When actor Jim Caviezel (search) was called in for the audition, he was told it was for a surfing movie.
"Then Mel Gibson (search) walked into the room and started talking to me about the Gospels," recalls Caviezel.
"I said to him, 'You want me to play Jesus?' and he said, 'You've got it.' "
Caviezel leapt at the chance to work with the Oscar-winning director, but in filming the controversial "The Passion of the Christ," (search) which hits screens next week, the actor got more than he bargained for.
During the shooting of the film, which depicts the last 12 hours in the life of Jesus, as he's beaten, tortured and crucified, the 35-year-old actor dislocated his shoulder, battled hypothermia, suffered a lung infection and pneumonia, endured eight-hour makeup sessions that left him with severe headaches and skin infections - and was struck by lightning.
But Caviezel - who, like Gibson, is a devout conservative Catholic (search) - insists he never regretted taking the role.
"This is the greatest part I've ever had," he says. "I felt like it would be ridiculous not to work with a guy like Mel Gibson."
His toughest task wasn't struggling with his lines in Aramaic and Latin - Gibson finally changed his mind and agreed to subtitle the film - but coping with a ferocious physical toll.
"The physical part was horrendous," says Caviezel, who starred in "High Crimes," "The Count of Monte Cristo" and "Frequency."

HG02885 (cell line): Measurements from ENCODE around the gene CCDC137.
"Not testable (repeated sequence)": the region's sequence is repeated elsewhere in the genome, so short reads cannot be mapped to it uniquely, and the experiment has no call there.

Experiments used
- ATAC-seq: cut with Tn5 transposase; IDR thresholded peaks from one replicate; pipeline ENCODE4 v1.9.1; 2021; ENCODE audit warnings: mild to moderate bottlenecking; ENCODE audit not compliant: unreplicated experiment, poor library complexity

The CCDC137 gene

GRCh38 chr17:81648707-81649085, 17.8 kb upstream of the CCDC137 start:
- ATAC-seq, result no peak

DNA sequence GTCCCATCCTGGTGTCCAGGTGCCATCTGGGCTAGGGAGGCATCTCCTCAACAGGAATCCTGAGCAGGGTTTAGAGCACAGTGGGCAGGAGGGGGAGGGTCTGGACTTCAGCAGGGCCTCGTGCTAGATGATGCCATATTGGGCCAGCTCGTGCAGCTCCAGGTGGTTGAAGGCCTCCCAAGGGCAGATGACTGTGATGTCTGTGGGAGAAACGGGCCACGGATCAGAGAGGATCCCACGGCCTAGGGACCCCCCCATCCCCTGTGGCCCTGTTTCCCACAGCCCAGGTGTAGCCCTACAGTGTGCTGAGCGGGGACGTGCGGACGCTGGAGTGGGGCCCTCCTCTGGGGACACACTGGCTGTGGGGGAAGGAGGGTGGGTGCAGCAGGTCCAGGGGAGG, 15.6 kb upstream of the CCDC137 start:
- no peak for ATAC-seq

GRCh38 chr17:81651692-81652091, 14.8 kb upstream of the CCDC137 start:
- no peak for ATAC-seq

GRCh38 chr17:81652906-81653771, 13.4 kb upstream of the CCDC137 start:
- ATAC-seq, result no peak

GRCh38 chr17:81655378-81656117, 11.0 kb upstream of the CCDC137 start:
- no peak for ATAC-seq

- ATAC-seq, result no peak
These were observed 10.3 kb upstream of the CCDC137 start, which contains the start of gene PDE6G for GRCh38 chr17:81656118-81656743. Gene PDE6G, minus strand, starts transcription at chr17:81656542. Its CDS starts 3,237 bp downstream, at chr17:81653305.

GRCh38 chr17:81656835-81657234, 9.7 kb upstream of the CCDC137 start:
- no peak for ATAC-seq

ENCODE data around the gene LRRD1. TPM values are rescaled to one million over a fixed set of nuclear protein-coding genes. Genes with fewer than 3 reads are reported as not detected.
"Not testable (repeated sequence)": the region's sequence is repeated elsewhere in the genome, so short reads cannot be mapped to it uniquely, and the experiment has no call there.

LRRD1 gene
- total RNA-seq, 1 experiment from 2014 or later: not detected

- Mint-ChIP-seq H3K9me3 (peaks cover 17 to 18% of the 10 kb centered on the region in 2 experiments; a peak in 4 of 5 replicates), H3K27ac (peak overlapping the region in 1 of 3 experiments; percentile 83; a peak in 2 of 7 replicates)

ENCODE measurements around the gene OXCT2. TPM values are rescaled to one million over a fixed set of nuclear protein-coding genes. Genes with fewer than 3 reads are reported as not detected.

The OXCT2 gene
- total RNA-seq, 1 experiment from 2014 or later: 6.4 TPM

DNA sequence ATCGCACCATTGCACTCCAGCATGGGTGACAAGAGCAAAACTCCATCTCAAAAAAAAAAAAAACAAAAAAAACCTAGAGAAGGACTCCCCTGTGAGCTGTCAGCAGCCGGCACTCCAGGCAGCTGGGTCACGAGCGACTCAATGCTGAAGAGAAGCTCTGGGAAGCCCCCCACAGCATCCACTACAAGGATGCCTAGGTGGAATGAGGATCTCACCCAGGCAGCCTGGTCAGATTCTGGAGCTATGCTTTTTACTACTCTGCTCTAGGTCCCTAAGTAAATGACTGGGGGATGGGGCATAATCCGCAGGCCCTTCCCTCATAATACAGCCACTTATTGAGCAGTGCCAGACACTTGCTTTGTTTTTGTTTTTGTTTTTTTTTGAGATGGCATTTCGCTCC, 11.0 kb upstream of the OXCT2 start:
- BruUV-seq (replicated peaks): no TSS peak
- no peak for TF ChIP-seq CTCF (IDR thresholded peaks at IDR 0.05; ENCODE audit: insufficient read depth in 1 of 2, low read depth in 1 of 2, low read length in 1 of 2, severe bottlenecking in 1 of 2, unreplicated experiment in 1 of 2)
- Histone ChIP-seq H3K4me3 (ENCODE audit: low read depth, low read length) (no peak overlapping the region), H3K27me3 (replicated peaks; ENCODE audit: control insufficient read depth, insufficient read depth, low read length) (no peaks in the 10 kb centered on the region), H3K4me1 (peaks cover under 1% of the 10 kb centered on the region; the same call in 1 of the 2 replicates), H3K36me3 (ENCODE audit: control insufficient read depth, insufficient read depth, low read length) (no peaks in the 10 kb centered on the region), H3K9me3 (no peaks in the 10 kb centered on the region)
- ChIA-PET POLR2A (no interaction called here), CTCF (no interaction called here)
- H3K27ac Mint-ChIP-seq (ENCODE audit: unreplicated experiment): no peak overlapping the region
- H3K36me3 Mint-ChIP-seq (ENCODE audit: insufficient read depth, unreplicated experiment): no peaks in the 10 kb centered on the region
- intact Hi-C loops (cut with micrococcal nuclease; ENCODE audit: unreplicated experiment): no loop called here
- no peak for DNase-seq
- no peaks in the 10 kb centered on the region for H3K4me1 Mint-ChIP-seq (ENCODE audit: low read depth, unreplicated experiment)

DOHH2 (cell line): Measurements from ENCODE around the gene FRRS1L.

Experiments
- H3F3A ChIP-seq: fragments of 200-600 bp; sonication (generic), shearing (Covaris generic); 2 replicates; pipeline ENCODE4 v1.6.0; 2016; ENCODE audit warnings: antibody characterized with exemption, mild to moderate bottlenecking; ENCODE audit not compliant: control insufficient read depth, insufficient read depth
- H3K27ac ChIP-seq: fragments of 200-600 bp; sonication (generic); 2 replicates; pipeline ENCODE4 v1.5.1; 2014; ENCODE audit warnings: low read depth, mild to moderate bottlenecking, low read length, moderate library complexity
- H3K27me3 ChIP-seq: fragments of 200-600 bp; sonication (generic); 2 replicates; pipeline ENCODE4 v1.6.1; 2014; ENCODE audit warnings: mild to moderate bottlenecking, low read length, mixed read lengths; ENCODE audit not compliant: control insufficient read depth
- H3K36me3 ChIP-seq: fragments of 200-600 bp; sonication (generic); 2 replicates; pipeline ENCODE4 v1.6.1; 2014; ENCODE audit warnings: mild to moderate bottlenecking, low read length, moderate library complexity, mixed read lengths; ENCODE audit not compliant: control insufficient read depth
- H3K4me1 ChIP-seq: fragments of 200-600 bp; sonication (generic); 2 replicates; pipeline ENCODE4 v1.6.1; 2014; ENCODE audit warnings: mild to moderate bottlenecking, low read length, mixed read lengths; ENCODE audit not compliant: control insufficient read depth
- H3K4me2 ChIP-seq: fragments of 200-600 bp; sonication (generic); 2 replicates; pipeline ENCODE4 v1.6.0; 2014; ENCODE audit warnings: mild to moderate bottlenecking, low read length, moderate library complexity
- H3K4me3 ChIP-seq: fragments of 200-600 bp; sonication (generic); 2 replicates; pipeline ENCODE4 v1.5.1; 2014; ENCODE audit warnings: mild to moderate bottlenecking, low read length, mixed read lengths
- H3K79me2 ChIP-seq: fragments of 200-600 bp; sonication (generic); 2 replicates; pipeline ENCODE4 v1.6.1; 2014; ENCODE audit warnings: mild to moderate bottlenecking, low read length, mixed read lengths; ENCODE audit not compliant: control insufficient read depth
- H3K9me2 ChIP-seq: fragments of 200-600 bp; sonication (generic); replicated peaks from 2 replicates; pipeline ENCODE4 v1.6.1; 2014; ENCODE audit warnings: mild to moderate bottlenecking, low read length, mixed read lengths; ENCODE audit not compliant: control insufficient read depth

"You are going to work every day with only one eye functioning which gives you headaches.
"They've got these thorns they tie on your head as hard as they can, and then there's a cross to carry that weighs 150 pounds. It feels like 600 pounds as the day goes on.
"Later they stick you up on a cross in 25-degree temperatures with 30-knot winds."
Most of Caviezel's crippling injuries were the result of planned scenes of torture - but not all.
"We were preparing to shoot the Sermon on the Mount and three seconds before, I was hit by lightning. I knew it was going to happen," he says.
"People started screaming and they said I had fire on both sides of my head and a light around me.
"I had locked eyes with people and it was very eerie because they made a weird sound - the kind of sound people made when they saw the jet plane run into the World Trade Center.
"It was a sickening feeling."
Critics have blasted Gibson for writing, directing and personally financing a $25 million film that they say lays blame for Jesus' crucifixion squarely with Jewish leaders.
But Caviezel vigorously defends the director.
"If he'd said, 'Hey, I'm going to make an anti-Semitic film, would you like to join me?' I wouldn't have been part of a film like that," he says.
"That would have been a lie to my faith as well as a mortal sin. What would have been the purpose of making it? I wouldn't have cared who the director was."
He insists the anti-Semitic charges leveled against Gibson are unjustified.
"The sad thing about it all is that I'm the most Semitic-looking Jesus in history - Mel didn't want a blue-eyed, blonde Aryan Christ on the cross," he says.
"The gal that plays Mary [actress Maia Morgenstern] is Jewish and her parents were in the Holocaust. Talk to her. There are Romanian and Jewish actors in this film who say unequivocally that this film is not anti-Semitic."
Romanian actress Morgenstern recently rejected the notion that the film would fuel anti-Semitism, telling the AP: "Mel Gibson is an artist, a director. He never imposed his religious convictions on anyone."
Despite the furor - which he says Gibson warned him may end his career - Caviezel says he has no regrets about taking the role.
"I'm not saying that no one is going to do something stupid out there after seeing this film," he concedes.
"You can take anything and make something bad of it. In this film, you've got three different types of people: indifferent people, sympathetic people and people who don't give a rat's ass about God and couldn't care less.
"That's the way it is in the world."